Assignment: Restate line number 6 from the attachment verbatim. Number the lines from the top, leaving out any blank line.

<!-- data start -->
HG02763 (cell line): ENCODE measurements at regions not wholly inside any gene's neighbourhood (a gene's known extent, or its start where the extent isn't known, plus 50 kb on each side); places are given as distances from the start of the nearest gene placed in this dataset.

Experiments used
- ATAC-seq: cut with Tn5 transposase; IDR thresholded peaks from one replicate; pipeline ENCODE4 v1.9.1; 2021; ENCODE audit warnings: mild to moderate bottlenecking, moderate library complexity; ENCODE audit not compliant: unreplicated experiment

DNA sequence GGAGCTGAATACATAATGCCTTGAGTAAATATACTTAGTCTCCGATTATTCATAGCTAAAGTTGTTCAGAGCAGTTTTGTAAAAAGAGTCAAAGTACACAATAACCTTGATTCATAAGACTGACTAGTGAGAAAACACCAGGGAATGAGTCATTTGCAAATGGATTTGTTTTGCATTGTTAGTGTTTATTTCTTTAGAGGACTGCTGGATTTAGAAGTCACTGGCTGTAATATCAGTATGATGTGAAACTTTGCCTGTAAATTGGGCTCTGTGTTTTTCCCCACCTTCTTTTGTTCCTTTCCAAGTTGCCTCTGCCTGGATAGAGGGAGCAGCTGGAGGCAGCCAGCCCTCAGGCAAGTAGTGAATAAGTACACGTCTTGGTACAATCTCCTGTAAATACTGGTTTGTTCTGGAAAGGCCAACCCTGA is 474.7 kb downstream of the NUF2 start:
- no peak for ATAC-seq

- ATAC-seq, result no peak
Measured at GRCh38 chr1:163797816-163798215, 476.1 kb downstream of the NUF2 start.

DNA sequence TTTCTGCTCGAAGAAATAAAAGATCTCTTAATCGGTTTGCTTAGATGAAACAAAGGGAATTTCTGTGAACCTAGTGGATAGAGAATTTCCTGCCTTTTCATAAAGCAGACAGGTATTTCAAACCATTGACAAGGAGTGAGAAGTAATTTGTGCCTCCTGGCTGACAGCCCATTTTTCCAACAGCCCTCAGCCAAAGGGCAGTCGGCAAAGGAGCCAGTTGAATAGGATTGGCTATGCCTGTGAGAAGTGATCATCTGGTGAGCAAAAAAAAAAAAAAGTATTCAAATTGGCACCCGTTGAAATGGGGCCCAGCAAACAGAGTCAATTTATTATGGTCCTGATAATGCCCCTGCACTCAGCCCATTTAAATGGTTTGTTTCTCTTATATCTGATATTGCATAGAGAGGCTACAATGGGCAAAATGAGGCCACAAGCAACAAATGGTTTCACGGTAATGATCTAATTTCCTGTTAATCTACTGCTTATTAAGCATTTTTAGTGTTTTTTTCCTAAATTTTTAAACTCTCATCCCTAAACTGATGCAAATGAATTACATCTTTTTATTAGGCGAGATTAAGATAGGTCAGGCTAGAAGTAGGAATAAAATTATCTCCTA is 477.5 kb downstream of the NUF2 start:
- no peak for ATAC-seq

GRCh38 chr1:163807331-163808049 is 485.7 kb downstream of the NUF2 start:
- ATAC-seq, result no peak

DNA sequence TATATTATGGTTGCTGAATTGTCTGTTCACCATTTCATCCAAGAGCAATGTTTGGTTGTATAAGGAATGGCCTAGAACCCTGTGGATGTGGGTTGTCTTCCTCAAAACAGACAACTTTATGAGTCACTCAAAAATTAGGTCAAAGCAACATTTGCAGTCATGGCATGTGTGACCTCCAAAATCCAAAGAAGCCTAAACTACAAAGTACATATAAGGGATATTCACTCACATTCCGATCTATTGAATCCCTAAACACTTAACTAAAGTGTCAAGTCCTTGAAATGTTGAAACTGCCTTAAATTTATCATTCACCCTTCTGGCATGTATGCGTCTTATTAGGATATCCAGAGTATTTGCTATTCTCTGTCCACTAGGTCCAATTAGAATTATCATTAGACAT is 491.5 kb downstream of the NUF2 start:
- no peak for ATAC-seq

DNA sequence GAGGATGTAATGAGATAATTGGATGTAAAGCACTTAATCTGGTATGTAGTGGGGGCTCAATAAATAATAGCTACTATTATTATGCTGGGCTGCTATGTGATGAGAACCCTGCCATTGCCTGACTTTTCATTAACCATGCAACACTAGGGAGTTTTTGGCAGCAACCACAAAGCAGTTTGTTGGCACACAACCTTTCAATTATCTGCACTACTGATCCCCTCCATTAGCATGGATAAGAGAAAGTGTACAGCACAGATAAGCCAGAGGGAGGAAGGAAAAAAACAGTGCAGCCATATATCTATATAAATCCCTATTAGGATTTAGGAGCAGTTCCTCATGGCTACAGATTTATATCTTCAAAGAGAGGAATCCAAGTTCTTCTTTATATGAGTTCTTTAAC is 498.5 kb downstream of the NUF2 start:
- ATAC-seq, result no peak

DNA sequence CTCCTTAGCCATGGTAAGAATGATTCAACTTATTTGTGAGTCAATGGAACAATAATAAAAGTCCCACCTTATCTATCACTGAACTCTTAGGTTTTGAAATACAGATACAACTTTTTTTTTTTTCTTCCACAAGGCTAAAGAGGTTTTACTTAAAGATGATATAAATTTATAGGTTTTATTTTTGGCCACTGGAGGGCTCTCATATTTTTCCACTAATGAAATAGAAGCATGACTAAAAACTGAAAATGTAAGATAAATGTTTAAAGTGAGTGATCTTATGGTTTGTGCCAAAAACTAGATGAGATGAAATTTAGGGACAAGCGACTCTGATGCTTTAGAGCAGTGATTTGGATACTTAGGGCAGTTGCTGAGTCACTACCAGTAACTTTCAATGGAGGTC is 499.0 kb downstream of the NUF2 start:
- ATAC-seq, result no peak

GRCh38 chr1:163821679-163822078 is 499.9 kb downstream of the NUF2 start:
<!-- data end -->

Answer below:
- ATAC-seq, result no peak